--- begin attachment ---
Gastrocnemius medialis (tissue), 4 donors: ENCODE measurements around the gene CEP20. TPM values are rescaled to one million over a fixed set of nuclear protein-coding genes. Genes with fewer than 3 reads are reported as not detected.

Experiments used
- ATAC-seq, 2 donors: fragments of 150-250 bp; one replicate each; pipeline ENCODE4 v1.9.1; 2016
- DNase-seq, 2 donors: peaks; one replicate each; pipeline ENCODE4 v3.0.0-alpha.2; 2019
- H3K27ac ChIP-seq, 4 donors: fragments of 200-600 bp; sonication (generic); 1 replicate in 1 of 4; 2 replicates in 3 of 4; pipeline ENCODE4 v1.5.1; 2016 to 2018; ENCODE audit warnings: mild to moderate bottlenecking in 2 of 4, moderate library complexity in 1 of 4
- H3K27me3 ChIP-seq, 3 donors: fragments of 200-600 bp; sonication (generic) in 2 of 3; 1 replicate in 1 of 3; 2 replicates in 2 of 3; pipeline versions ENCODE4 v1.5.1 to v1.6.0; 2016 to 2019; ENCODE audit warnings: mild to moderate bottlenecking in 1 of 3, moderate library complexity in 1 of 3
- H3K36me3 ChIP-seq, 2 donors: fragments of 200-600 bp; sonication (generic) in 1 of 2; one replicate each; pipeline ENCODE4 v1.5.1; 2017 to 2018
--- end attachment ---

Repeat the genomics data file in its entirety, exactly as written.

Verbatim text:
Gastrocnemius medialis (tissue), 4 donors: ENCODE measurements around the gene CEP20. TPM values are rescaled to one million over a fixed set of nuclear protein-coding genes. Genes with fewer than 3 reads are reported as not detected.

Experiments used
- ATAC-seq, 2 donors: fragments of 150-250 bp; one replicate each; pipeline ENCODE4 v1.9.1; 2016
- DNase-seq, 2 donors: peaks; one replicate each; pipeline ENCODE4 v3.0.0-alpha.2; 2019
- H3K27ac ChIP-seq, 4 donors: fragments of 200-600 bp; sonication (generic); 1 replicate in 1 of 4; 2 replicates in 3 of 4; pipeline ENCODE4 v1.5.1; 2016 to 2018; ENCODE audit warnings: mild to moderate bottlenecking in 2 of 4, moderate library complexity in 1 of 4
- H3K27me3 ChIP-seq, 3 donors: fragments of 200-600 bp; sonication (generic) in 2 of 3; 1 replicate in 1 of 3; 2 replicates in 2 of 3; pipeline versions ENCODE4 v1.5.1 to v1.6.0; 2016 to 2019; ENCODE audit warnings: mild to moderate bottlenecking in 1 of 3, moderate library complexity in 1 of 3
- H3K36me3 ChIP-seq, 2 donors: fragments of 200-600 bp; sonication (generic) in 1 of 2; one replicate each; pipeline ENCODE4 v1.5.1; 2017 to 2018